In June, VCJ contributor Tom York reported on the resurgence that robot technology is getting from the venture industry and how it’s not just for science fiction movies anymore. (VCJ subscribers can click on the two stories here: Robotic Startups Hungering for Venture Capital and First Robbie, Now Baxter).
And so we went to Menlo Park and visited the office of Draper Fisher Jurvetson, one of the investors in Rethink Robotics, the maker of Baxter. And we photographed Baxter, along with Steve Jurvetson. They were both good models.
Then for our July issue, our very own VCJ reporter Mark Boslet delved into the latest trend by a lot of VCs—to invest in a new kind of hardware (Falling in Love With Hardware). This includes not just robots, but wearable computers, such as smart watches and health and fitness monitoring products, like the Fitbit.
The new hardware also includes 3D printers. Just two months ago, we reported on an emerging hardware category we saw beginning to take off—3D technology and printers (3D Makes Everything Better). That story came out several weeks before VC-backed 3D printer MakerBot was acquired for up to $600 million. And now that we have that huge exit, we may really begin to see 3D printers and related devices soar, don’t you think?
Some of our other related hardware coverage is also in the July issue. VCJ reporter Joanna Glasner does a deep data dive into drone investments (Data Report: Droning On), while contributor Danielle Fugazy takes an early look at Google Glass (If Only Google Glass Could See Into Its Future). The takeaway on Glass investments is that it’s too soon to tell. Still, one thing is for certain, new hardware is hot!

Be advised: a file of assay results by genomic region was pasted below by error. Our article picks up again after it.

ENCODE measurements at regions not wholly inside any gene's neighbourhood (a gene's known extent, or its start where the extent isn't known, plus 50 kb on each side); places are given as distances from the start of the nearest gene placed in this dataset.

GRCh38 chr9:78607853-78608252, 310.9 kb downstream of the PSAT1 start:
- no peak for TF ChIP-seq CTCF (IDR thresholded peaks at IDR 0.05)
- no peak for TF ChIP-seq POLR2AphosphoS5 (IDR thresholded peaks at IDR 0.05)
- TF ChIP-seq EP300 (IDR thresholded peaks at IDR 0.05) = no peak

As Brad Feld of the Foundry Group, an investor in 3D printer MakerBot, tells VCJ: “[The new hardware is] complicated stuff that continues to change, and is very different from the last wave of hardware investing in storage and networking equipment.” (See our story: Ask the Experts: The New Hardware Cycle.)
Fueling this current enthusiasm in hardware are, among other things, changes in the way companies are built. Capital-efficient approaches to company formation are leading to leaner business models and lower-risk experimentation, thanks in part to crowdfunding and the emergence of hardware-focused incubators and accelerators, such as San Francisco-based Lemnos Labs, whose occupants have made everything from coffee makers to satellites. Hardware accelerators may not churn out a bevy of $600 million acquisitions, but a new hardware company seems just as easily to launch these days as a mobile app. (See our story: Changing the Game in Hardware.)
Todd Chaffee of Institutional Venture Partners puts it best when he tells VCJ that the new generation of hardware deals is exciting.
And if the actions of Jurvetson, Feld, Chaffee and other VCs are worth their salt, then we better get used to seeing Baxter’s mugshot around a lot more.
Photo of Baxter at the office of Draper Fisher Jurvetson by Oscar Urizar, Red Eye Collection.